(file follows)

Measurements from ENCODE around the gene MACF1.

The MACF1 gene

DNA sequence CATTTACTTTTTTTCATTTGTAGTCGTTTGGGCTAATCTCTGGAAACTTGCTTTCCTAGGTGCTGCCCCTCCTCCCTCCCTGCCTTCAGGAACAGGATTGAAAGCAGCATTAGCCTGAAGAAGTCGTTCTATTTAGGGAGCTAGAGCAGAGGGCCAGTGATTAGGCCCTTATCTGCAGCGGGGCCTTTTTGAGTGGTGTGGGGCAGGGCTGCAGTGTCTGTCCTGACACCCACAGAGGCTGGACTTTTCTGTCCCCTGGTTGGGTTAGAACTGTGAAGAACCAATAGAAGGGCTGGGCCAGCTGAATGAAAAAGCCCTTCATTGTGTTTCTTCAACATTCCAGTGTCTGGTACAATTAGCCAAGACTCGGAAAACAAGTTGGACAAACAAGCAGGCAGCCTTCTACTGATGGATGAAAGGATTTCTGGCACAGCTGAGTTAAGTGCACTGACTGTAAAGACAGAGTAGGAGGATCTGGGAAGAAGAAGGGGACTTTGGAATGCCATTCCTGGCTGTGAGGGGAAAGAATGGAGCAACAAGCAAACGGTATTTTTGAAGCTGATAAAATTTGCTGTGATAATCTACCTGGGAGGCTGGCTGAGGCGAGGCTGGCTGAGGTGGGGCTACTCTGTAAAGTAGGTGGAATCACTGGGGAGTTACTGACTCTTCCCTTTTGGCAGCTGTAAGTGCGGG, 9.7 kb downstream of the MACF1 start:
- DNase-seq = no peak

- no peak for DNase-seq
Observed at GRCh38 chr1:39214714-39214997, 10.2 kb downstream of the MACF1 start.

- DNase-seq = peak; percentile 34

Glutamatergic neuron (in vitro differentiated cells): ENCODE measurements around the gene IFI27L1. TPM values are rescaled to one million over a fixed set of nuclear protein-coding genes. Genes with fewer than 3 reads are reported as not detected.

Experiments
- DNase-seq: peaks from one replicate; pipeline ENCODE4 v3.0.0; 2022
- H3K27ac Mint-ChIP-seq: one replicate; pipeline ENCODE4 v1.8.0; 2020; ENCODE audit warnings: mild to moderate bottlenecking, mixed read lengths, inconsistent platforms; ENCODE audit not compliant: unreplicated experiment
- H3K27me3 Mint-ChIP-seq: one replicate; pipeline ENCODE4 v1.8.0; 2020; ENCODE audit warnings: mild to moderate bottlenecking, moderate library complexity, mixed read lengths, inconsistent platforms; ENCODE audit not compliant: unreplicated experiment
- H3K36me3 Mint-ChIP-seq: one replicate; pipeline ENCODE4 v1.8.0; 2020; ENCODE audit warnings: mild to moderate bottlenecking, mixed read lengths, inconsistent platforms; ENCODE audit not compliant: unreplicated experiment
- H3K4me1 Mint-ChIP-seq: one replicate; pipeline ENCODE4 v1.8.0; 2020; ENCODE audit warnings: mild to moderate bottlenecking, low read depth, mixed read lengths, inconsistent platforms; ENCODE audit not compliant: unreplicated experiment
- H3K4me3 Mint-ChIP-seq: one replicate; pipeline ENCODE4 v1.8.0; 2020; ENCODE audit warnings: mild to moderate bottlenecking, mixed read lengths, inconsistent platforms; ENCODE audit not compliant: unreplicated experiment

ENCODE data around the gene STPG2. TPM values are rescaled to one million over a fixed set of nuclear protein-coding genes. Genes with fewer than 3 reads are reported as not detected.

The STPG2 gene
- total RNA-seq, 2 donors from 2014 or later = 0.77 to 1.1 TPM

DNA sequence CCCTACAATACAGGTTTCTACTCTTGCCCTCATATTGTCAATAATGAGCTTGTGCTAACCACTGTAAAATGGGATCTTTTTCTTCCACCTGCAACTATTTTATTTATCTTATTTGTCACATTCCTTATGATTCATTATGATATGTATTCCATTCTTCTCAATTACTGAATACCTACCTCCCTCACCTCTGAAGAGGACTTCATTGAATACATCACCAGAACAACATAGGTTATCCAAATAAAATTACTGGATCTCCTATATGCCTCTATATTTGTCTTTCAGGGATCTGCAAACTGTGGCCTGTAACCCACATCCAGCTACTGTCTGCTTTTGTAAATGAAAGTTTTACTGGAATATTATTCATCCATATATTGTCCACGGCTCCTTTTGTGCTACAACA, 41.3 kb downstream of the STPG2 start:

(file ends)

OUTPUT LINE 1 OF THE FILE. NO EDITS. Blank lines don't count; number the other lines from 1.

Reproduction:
Measurements from ENCODE around the gene MACF1.